@jonathon thank you sir!
Posts made by KnucklHed BBQ
RE: Turkey/Chicken Breast for brats, breakfast sausage and patties.
I’ve found that using dark meat helps keep moisture and help everything stick together better than just breast meat too. Boneless/skinless thighs are usually less expensive too.
If you’re not opposed to a little bit of fat you can add some pork butt in as well - it helps bind things together too, pork is sticky.
Hot Link Directions
Howdy! Placing an order and including a pkg of hot link seasoning - https://www.waltonsinc.com/hot-link-unit . This will be a first for me, I haven’t made them before - wondering if you can give me a few tips and answer a few questions.
I’ve made snack sticks before and for those I ground my meat 3 times through the fine plate and mixed well until I had a pretty good emulsion - would you recommend the same for these?
What meat mixture do you recommend?
I was thinking something like 50-60% pork butt (the ones I get tend to be about 25% fat) and 30% lean beef and 10-20% beef suet (adjusted based on pork content) - it seems like you would want a higher fat content than a regular brat… something like 35-45%? I wouldn’t mind doing 100% pork too if they would turn out well - much less expensive per lb.
Carrot fiber needed/benefits?
How much water? 1lb per 10lbs meat?
I plan to use the 30mm red collagen casings ya’ll carry and smoke them. Tips on time and temps would be great.
Once I add cure do I need to let them sit over night? I noticed that there is citric acid in the spice mix - not sure if that has any bearing on it…
Ice water bath after smoking and let bloom?
Anything else I should think about?
Aaaaannnd the wacky place in my brain wants to ask if any of you have pickled your hot links (or other sausages) and what were the results if so - suggestions/do’s/don’ts?
RE: Walton's Hot Italian Sausage seasoning question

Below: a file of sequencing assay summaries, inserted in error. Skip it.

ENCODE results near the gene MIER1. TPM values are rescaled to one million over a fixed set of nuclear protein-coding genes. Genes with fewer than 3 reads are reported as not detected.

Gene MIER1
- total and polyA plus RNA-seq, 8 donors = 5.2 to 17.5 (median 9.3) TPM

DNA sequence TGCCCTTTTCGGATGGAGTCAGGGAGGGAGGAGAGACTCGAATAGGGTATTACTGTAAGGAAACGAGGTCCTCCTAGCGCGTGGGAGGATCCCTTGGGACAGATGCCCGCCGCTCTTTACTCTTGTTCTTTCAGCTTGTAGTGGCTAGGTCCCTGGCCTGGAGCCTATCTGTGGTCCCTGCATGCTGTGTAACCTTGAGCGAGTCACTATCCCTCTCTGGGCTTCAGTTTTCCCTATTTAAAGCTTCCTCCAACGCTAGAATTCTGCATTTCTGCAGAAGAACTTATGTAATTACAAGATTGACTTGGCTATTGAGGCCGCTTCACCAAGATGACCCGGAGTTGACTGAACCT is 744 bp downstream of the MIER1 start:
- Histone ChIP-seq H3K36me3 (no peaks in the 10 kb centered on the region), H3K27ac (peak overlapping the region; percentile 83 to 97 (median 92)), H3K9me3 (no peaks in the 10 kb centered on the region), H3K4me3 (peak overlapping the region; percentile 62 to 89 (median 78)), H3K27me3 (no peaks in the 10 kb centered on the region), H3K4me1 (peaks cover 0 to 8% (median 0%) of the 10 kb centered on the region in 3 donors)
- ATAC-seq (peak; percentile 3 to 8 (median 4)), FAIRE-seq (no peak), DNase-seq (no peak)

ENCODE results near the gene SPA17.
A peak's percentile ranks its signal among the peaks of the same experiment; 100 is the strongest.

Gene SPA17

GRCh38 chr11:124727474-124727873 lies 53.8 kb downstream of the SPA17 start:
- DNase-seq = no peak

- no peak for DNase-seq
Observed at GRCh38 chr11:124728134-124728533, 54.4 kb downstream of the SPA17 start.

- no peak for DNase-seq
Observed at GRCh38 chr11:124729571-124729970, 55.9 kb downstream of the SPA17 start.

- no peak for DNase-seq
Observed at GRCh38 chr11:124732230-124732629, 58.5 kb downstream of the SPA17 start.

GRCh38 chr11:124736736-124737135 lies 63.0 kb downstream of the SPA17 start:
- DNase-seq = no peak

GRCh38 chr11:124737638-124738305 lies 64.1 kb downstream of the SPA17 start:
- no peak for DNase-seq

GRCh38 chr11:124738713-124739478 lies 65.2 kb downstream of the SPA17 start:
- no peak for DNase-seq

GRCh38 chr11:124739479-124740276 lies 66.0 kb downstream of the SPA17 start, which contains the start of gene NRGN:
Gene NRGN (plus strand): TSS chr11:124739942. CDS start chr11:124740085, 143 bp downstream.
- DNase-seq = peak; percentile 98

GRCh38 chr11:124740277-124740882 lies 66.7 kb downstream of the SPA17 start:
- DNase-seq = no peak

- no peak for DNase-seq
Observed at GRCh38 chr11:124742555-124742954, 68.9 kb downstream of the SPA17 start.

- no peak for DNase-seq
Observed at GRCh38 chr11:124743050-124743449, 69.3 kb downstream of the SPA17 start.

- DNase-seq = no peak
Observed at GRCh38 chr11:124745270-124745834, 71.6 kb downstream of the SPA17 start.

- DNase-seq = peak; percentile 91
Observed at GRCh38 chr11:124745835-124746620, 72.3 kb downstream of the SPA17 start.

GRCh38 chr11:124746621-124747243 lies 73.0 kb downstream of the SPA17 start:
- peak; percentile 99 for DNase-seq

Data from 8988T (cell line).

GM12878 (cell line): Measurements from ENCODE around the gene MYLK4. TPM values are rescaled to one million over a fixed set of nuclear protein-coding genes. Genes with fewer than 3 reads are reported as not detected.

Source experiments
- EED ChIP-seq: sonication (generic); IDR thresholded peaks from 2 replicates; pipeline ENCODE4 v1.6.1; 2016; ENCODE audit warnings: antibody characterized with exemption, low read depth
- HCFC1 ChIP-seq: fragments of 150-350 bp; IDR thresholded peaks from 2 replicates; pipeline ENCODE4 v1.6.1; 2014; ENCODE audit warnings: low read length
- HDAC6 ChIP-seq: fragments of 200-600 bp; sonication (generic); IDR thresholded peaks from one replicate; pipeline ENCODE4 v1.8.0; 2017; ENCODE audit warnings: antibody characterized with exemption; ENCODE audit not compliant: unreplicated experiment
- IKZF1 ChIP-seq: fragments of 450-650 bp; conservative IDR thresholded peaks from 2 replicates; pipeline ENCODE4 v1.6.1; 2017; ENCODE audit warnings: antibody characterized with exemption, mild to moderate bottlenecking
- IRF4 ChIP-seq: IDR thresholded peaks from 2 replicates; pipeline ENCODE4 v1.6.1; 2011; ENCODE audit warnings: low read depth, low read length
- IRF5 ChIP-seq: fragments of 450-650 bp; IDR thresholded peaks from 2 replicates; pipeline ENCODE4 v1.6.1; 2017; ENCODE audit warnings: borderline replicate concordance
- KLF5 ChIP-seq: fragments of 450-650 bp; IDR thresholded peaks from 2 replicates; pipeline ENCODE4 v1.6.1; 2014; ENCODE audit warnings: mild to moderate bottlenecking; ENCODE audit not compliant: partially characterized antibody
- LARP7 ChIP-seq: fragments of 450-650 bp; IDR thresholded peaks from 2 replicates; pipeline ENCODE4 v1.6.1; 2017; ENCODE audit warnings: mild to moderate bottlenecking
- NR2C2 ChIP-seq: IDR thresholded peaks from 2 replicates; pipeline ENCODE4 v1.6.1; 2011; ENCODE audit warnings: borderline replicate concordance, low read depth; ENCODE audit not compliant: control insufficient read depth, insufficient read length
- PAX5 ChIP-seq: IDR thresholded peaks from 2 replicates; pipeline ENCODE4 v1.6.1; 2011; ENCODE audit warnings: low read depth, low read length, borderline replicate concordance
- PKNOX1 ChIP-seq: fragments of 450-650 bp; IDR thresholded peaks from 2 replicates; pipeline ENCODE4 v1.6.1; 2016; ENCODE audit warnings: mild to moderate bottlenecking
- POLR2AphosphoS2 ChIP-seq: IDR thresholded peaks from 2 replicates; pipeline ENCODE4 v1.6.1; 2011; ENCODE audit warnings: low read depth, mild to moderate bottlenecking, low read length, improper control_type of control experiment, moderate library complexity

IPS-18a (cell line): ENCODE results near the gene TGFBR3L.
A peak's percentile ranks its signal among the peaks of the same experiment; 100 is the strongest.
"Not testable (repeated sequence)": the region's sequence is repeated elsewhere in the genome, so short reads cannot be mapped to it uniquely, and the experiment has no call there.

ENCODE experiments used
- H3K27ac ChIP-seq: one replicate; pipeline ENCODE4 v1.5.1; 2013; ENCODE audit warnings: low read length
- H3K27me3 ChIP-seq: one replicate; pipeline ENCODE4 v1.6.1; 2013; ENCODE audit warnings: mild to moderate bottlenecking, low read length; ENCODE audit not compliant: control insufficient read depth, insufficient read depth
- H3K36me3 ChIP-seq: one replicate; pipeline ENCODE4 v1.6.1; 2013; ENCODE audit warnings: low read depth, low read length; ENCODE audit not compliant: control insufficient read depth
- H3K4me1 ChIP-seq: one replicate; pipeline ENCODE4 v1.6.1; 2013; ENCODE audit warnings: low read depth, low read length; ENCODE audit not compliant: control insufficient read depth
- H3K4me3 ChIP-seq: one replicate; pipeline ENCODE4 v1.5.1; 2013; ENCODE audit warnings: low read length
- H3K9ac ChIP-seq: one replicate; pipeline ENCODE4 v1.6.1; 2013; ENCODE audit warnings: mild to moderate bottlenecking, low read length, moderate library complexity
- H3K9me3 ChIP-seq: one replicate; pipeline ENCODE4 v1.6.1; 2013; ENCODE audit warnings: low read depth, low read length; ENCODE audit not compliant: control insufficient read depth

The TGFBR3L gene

Awesome, exactly what I needed. Thanks!
RE: breakfast sausage
@doc_craig I’ve used the Holly Regular breakfast sausage seasoning and friends & family love it in links or patties.
I’d recommend mixing up a 1lb batch per the directions and fry up a patty and then adjust up or down from there.
I’ve got written down in my notes that I liked the flavor at 10 grams of seasoning per lb, that would make the 1/2lb pkg that it comes in season 22.4lbs of meat (the directions would be 8.96 grams per lb)
FYI - I thinks it’s always a good idea to fry up a test patty before you commit to stuffing or packaging, and for some reason I find that you always want the patty to taste a slight bit saltier than you really want if you’re making links, I find that the perfect patty usually makes kind of a boring link, dunno why tho…
Best of luck!
RE: Summer Sausage without casing
@Bluemtnman If you’re using a seasoning blend it’s definitely best to use pink salt instead of tender quick - here’s why -
Tender quick is mostly salt with 0.5% nitrate and 0.5% nitrite, their package calls for 1 Tablespoon (3 Teaspoons) per lb of meat.
Cure #1 is also mostly salt, but is 6.25% nitrite and calls for 1 Teaspoon per 5lbs of meat (or 0.2 tsp per lb of meat)
If you used tender quick AND a seasoning blend it’s gonna be way too salty!
Plus, depending on what you’re making with your spice blend, pink salt gives you the option of using cure #1(nitrite) for quick cure items like snack sticks & summer sausage (nitrAte is not usually needed for these items, but there might be times you would want to add it) or cure #2(nitrate) (nitrAte converts to nitrite over time and acts as a “time release” cure) for long cure items like prosciutto, pancetta & fermented sausages like salami etc…
Best of luck!
RE: When do you mix your seasonings into your meat?
@Jonathon interesting points on proteins and particle definition… I think part of my lack of issues with doing it my way is that I grind once through a 5/16" plate. It gives a more rustic bite and been pretty popular around here… I might try mixing in after and see if I notice a difference.
When do you mix your seasonings into your meat?
I’ve been making bratwurst for a pretty long time and I’ve always mixed my seasonings with the cut up meat added water & ice and then ground it. I give it a good folding/mix after and it’s ready to stuff.
Every book and recipe out there says to grind then mix in seasonings, why??
It’s always seemed far more efficient to me to mix then grind since the grinder is going to “mix” it together far better and quicker than by hand or a mixer, right?
Also the slurry helps the meat slide down the chute much easier, i haven’t had to use a pusher in so long I seriously don’t know where it’s at…
Am I missing something in the process that adding seasoning after grinding helps with?
And if it means anything, it’s usually batches of 50+lbs at a time that I’m working with.